It’s an enraging story of displacement, but also one of building community along that journey. Assil asserts that nothing will ever replace Palestinians’ right of return to their homeland—a right that Israel still denies them—but that finding a place is crucial. “Sometimes people are able to create a home away from home, and sometimes they’re not at odds with one another. That’s the beauty of it.” 

Assil also found beauty in baking during a 2010 trip to Lebanon and Syria with her father. “I think bread is the lifeline of Arab people,” she says. As they visited street corner bakeries, Assil realized what she wanted to create. “That feeling of the communal oven, of community, of connection. There was a lot of political turmoil there, but you wouldn’t feel it when you were inside those bakery doors.”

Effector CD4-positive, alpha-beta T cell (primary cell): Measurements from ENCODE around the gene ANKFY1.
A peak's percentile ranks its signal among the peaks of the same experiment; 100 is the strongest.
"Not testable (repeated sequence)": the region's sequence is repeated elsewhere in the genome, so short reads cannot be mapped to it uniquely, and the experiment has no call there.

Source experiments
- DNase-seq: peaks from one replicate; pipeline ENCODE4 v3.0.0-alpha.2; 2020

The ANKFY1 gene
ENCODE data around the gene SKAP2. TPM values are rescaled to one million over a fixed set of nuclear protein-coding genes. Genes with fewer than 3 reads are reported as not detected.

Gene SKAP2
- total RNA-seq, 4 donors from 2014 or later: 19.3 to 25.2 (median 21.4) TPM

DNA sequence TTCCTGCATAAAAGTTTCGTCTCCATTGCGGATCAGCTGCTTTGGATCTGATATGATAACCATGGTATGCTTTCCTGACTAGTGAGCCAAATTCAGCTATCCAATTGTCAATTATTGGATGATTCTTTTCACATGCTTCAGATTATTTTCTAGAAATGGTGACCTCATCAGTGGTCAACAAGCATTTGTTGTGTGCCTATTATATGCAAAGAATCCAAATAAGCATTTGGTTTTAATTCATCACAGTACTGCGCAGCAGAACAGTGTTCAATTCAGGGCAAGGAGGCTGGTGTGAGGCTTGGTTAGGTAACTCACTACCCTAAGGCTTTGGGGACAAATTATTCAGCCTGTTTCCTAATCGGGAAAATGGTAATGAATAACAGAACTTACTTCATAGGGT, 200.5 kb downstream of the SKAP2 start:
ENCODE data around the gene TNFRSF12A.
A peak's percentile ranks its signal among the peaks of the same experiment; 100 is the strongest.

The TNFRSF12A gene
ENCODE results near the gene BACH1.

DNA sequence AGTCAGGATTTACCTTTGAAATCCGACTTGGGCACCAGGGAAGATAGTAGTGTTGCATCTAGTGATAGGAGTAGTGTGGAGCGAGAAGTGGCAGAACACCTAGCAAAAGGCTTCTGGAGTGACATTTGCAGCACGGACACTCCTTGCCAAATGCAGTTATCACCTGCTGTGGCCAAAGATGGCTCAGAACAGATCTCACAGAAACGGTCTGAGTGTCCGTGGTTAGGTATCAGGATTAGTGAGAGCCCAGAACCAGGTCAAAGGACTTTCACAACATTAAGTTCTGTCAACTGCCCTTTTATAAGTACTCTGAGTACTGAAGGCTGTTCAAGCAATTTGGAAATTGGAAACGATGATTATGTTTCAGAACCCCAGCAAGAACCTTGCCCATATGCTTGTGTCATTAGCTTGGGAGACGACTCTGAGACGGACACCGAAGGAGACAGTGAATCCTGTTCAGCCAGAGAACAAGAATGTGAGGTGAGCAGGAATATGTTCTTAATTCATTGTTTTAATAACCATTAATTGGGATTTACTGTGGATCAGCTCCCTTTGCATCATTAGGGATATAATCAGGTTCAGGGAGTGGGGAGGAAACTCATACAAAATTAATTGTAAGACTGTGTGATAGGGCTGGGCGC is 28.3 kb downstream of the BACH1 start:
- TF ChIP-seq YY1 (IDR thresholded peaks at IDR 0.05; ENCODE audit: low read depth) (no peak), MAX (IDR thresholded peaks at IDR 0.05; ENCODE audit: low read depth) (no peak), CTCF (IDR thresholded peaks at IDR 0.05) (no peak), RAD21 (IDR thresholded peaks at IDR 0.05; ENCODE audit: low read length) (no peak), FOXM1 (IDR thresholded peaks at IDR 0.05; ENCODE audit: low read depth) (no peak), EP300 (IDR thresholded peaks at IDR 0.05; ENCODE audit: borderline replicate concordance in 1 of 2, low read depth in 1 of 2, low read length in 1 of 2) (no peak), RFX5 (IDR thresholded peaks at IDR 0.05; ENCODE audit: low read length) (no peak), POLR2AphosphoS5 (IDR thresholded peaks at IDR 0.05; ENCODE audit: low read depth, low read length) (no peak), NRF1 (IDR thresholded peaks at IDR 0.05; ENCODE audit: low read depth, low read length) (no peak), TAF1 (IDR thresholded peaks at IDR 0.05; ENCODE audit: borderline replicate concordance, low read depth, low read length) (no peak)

So often, attempts to use food as a tool against oppression can lack real impact. The result is rather toothless; a statement that doesn’t say anything. Well-meaning words about unity and humanity are great, but without a clear call to action, people can enjoy a cultural experience without feeling compelled to support the people behind it. As Assil recently told Mondoweiss, “We don’t want to get to a place where it’s okay or cool to say a food is Palestinian, but no one is calling for a ceasefire or the end to occupation.”

Manakeesh from Assil's cookbook

“It bothers me a little when [people in the food industry] say ‘food brings people together’ and the story ends there,” Assil says. “That’s not what my food is about. My food is an invitation to build deeper, to build understanding. I’ve heard the term ‘discomfort food,’ and that means we’re not there to just feed people and make them happy—we want to raise their consciousness and leave wanting to do something about it.”